Acute isovolemic anemia impairs central processing
as determined by P300 latency
Richard B. Weiskopfa,*, Pearl Toyb, Harriet W. Hopfc, John Feinerd, Heather E. Finlayb,
Michelle Takahashib, Alan Bostrome, Christopher Songsterf, Michael J. Aminofff
aDepartments of Anesthesia and Physiology, and Investigator, Cardiovascular Research Institute, University of California,
San Francisco, 521 Parnassus Avenue, San Francisco, CA 94143-0648, USA
bDepartment of Laboratory Medicine, University of California, San Francisco, CA 94143-0100, USA
cDepartments of Anesthesia and Surgery, University of California, San Francisco, CA 94143-0648, USA
dDepartment of Anesthesia, University of California, San Francisco, CA 94143-0648, USA
eDepartment of Epidemiology and Biostatistics, University of California, San Francisco, CA 94143-0840, USA
fDepartment of Neurology, University of California, San Francisco, CA 94143-0114, USA
Accepted 11 December 2004
Available online 25 January 2005
Objective: Acute anemia slows the responses to clinical tests of cognitive function. We tested the hypothesis that these slowed responses
during acute severe isovolemic anemia in healthy unmedicated humans result from impaired central processing.
Methods: A blinded operator measured the latency of the P300 peak in nine healthy volunteers at each volunteer’s baseline hemoglobin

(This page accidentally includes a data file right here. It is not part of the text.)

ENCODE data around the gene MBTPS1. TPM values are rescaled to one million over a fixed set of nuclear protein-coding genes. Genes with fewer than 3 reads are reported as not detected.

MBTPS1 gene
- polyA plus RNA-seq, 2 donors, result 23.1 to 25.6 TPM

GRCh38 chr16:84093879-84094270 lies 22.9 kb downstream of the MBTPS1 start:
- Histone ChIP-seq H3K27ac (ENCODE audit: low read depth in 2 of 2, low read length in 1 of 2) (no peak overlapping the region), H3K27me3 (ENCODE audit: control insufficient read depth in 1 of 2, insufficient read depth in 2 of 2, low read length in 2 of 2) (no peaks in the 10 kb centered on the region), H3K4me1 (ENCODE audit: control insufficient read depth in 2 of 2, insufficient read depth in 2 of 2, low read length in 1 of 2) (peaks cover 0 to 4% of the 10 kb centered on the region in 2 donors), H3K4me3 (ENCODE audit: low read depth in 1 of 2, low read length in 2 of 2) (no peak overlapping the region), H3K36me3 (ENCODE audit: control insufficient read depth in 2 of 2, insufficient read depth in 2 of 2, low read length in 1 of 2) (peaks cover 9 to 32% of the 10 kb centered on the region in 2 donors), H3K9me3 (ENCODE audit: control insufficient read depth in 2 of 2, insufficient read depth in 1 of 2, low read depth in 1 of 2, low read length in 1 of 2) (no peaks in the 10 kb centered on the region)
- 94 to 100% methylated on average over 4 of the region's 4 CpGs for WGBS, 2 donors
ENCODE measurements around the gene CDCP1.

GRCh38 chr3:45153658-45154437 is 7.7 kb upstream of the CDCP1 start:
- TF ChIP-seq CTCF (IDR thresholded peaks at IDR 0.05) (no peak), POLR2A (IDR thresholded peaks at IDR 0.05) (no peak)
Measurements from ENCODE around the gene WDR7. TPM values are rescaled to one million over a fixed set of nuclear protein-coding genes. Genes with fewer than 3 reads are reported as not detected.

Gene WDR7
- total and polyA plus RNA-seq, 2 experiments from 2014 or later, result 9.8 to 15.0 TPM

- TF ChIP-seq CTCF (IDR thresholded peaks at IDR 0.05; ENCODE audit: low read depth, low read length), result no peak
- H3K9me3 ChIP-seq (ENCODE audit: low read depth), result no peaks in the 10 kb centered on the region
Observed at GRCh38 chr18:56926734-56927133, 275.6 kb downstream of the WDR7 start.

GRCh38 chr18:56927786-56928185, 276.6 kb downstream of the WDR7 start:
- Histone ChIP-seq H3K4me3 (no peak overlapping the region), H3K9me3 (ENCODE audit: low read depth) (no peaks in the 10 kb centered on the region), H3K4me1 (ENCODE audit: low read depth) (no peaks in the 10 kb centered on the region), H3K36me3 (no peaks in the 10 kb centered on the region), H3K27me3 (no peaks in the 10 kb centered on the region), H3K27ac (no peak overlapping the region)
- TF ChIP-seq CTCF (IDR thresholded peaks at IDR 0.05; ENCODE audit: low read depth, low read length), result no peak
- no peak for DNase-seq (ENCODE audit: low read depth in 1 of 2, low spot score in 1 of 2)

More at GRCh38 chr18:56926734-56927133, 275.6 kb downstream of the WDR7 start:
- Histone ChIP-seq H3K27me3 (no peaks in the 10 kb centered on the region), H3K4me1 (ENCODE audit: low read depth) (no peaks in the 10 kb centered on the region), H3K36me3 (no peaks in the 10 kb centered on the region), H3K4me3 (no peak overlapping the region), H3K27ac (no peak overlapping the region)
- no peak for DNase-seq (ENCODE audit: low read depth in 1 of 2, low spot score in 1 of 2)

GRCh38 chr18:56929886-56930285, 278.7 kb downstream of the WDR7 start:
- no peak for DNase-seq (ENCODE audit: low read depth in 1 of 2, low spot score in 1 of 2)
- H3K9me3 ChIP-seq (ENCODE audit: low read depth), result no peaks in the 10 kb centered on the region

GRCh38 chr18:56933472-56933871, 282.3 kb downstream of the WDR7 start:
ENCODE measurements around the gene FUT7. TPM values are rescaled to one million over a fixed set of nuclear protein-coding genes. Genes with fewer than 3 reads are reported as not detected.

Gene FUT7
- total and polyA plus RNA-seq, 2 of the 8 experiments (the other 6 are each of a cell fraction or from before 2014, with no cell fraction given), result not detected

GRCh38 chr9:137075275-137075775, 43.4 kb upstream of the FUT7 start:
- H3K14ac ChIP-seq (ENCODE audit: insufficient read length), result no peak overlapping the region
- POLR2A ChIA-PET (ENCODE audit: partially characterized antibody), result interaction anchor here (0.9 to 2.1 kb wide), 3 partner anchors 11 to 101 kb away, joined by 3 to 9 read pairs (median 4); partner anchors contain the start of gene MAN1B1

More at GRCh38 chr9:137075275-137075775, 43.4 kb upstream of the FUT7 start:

concentration (Hb), and again after isovolemic hemodilution to Hb 5 g/dL. At both Hb concentrations, the P300 latency was measured twice:
with the blinded subject breathing air or 100% oxygen, administered in random order.
Results: Anemia increased P300 latency significantly from baseline values (P!0.05). Breathing oxygen during induced anemia resulted
in a P300 latency not different from that at baseline when breathing air (PZ0.5) or oxygen (PZ0.8).
Conclusions: Impaired central processing is, at least in part, responsible for the slowed responses and deficits of cognitive function that
occur during acute isovolemic anemia at Hb 5–6 g/dL.
Significance: The P300 latency appears to be a potential measure of inadequate central oxygenation. In healthy young adults with acute
anemia, erythrocytes should be transfused to produce HbO5–6 g/dL. As a temporizing measure, administration of oxygen can reverse the
cognitive deficits and impaired central processing associated with acute anemia.
q 2005 International Federation of Clinical Neurophysiology. Published by Elsevier Ireland Ltd. All rights reserved.
Keywords: Acute anemia; Hemodilution; P300; Transfusion; Critical hemoglobin concentration
Low hemoglobin concentration with attendant decreased
oxygen carrying capacity and blood oxygen content is the
most common reason given for erythrocyte transfusion.
However, there are times when erythrocytes are not
immediately available for transfusion. For example, in
cases of autoimmune hemolytic anemia, all erythrocytes
will be ‘incompatible’ until time consuming testing for
alloantibodies is completed.
In humans, with decline in hemoglobin concentration,
systemic oxygen delivery is maintained unchanged initially
by an increased heart rate and ventricular stroke volume